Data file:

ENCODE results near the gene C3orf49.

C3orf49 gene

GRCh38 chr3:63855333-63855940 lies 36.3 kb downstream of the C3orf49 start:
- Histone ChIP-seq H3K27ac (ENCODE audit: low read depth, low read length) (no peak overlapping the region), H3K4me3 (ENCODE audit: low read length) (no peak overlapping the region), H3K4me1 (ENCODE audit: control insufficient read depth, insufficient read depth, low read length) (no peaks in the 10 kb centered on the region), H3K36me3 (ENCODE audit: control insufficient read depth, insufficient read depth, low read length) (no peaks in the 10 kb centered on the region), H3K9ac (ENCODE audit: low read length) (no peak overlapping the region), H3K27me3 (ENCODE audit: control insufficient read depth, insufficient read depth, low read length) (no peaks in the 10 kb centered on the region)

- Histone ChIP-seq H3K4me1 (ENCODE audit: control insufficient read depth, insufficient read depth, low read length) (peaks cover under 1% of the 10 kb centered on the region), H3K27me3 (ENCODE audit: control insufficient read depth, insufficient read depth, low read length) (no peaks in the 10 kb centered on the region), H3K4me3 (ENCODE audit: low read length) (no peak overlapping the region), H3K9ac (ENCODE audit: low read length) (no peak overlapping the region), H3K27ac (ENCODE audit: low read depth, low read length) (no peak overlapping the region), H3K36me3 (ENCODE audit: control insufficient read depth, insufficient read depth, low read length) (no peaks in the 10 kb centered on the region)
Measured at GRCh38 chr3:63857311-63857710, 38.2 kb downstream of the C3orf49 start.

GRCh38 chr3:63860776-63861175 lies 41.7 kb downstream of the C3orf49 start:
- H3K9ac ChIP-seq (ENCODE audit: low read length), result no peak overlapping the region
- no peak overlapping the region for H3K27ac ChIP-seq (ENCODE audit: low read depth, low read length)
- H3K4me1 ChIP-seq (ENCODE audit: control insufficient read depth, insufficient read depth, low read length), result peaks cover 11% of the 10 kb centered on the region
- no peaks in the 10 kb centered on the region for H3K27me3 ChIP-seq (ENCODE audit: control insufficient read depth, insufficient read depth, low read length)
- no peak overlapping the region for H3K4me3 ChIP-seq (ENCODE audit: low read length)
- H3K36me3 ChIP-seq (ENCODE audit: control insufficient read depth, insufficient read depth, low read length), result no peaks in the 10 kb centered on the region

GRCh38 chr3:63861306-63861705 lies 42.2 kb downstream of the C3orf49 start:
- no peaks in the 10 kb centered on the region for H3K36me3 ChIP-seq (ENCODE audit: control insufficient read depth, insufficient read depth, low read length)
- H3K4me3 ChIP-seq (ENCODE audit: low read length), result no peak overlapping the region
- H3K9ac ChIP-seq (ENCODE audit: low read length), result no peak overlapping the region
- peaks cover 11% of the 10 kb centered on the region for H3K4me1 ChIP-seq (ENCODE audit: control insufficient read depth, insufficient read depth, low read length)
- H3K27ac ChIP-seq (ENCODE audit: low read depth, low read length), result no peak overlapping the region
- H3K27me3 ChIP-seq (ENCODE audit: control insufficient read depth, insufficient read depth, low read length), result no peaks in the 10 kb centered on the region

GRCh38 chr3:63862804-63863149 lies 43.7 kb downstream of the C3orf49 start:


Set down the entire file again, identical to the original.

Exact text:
ENCODE results near the gene C3orf49.

C3orf49 gene

GRCh38 chr3:63855333-63855940 lies 36.3 kb downstream of the C3orf49 start:
- Histone ChIP-seq H3K27ac (ENCODE audit: low read depth, low read length) (no peak overlapping the region), H3K4me3 (ENCODE audit: low read length) (no peak overlapping the region), H3K4me1 (ENCODE audit: control insufficient read depth, insufficient read depth, low read length) (no peaks in the 10 kb centered on the region), H3K36me3 (ENCODE audit: control insufficient read depth, insufficient read depth, low read length) (no peaks in the 10 kb centered on the region), H3K9ac (ENCODE audit: low read length) (no peak overlapping the region), H3K27me3 (ENCODE audit: control insufficient read depth, insufficient read depth, low read length) (no peaks in the 10 kb centered on the region)

- Histone ChIP-seq H3K4me1 (ENCODE audit: control insufficient read depth, insufficient read depth, low read length) (peaks cover under 1% of the 10 kb centered on the region), H3K27me3 (ENCODE audit: control insufficient read depth, insufficient read depth, low read length) (no peaks in the 10 kb centered on the region), H3K4me3 (ENCODE audit: low read length) (no peak overlapping the region), H3K9ac (ENCODE audit: low read length) (no peak overlapping the region), H3K27ac (ENCODE audit: low read depth, low read length) (no peak overlapping the region), H3K36me3 (ENCODE audit: control insufficient read depth, insufficient read depth, low read length) (no peaks in the 10 kb centered on the region)
Measured at GRCh38 chr3:63857311-63857710, 38.2 kb downstream of the C3orf49 start.

GRCh38 chr3:63860776-63861175 lies 41.7 kb downstream of the C3orf49 start:
- H3K9ac ChIP-seq (ENCODE audit: low read length), result no peak overlapping the region
- no peak overlapping the region for H3K27ac ChIP-seq (ENCODE audit: low read depth, low read length)
- H3K4me1 ChIP-seq (ENCODE audit: control insufficient read depth, insufficient read depth, low read length), result peaks cover 11% of the 10 kb centered on the region
- no peaks in the 10 kb centered on the region for H3K27me3 ChIP-seq (ENCODE audit: control insufficient read depth, insufficient read depth, low read length)
- no peak overlapping the region for H3K4me3 ChIP-seq (ENCODE audit: low read length)
- H3K36me3 ChIP-seq (ENCODE audit: control insufficient read depth, insufficient read depth, low read length), result no peaks in the 10 kb centered on the region

GRCh38 chr3:63861306-63861705 lies 42.2 kb downstream of the C3orf49 start:
- no peaks in the 10 kb centered on the region for H3K36me3 ChIP-seq (ENCODE audit: control insufficient read depth, insufficient read depth, low read length)
- H3K4me3 ChIP-seq (ENCODE audit: low read length), result no peak overlapping the region
- H3K9ac ChIP-seq (ENCODE audit: low read length), result no peak overlapping the region
- peaks cover 11% of the 10 kb centered on the region for H3K4me1 ChIP-seq (ENCODE audit: control insufficient read depth, insufficient read depth, low read length)
- H3K27ac ChIP-seq (ENCODE audit: low read depth, low read length), result no peak overlapping the region
- H3K27me3 ChIP-seq (ENCODE audit: control insufficient read depth, insufficient read depth, low read length), result no peaks in the 10 kb centered on the region

GRCh38 chr3:63862804-63863149 lies 43.7 kb downstream of the C3orf49 start: